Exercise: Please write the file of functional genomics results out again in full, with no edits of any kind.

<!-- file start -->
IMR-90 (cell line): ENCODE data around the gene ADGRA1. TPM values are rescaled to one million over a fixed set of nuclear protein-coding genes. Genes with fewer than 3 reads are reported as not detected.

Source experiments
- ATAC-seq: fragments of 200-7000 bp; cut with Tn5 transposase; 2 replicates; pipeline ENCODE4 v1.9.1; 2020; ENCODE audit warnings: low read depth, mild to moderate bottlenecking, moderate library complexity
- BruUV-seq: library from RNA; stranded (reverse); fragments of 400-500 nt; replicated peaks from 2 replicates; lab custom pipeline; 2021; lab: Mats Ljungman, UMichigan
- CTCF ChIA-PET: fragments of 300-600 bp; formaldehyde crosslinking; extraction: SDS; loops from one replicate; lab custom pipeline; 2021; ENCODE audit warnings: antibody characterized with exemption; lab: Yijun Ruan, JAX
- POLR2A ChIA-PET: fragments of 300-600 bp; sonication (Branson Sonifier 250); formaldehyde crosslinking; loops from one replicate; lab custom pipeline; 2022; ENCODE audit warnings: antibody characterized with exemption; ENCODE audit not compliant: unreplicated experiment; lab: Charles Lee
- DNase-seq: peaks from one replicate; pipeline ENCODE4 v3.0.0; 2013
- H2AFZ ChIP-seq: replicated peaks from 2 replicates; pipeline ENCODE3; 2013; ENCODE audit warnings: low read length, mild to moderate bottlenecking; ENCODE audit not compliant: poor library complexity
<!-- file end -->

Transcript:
IMR-90 (cell line): ENCODE data around the gene ADGRA1. TPM values are rescaled to one million over a fixed set of nuclear protein-coding genes. Genes with fewer than 3 reads are reported as not detected.

Source experiments
- ATAC-seq: fragments of 200-7000 bp; cut with Tn5 transposase; 2 replicates; pipeline ENCODE4 v1.9.1; 2020; ENCODE audit warnings: low read depth, mild to moderate bottlenecking, moderate library complexity
- BruUV-seq: library from RNA; stranded (reverse); fragments of 400-500 nt; replicated peaks from 2 replicates; lab custom pipeline; 2021; lab: Mats Ljungman, UMichigan
- CTCF ChIA-PET: fragments of 300-600 bp; formaldehyde crosslinking; extraction: SDS; loops from one replicate; lab custom pipeline; 2021; ENCODE audit warnings: antibody characterized with exemption; lab: Yijun Ruan, JAX
- POLR2A ChIA-PET: fragments of 300-600 bp; sonication (Branson Sonifier 250); formaldehyde crosslinking; loops from one replicate; lab custom pipeline; 2022; ENCODE audit warnings: antibody characterized with exemption; ENCODE audit not compliant: unreplicated experiment; lab: Charles Lee
- DNase-seq: peaks from one replicate; pipeline ENCODE4 v3.0.0; 2013
- H2AFZ ChIP-seq: replicated peaks from 2 replicates; pipeline ENCODE3; 2013; ENCODE audit warnings: low read length, mild to moderate bottlenecking; ENCODE audit not compliant: poor library complexity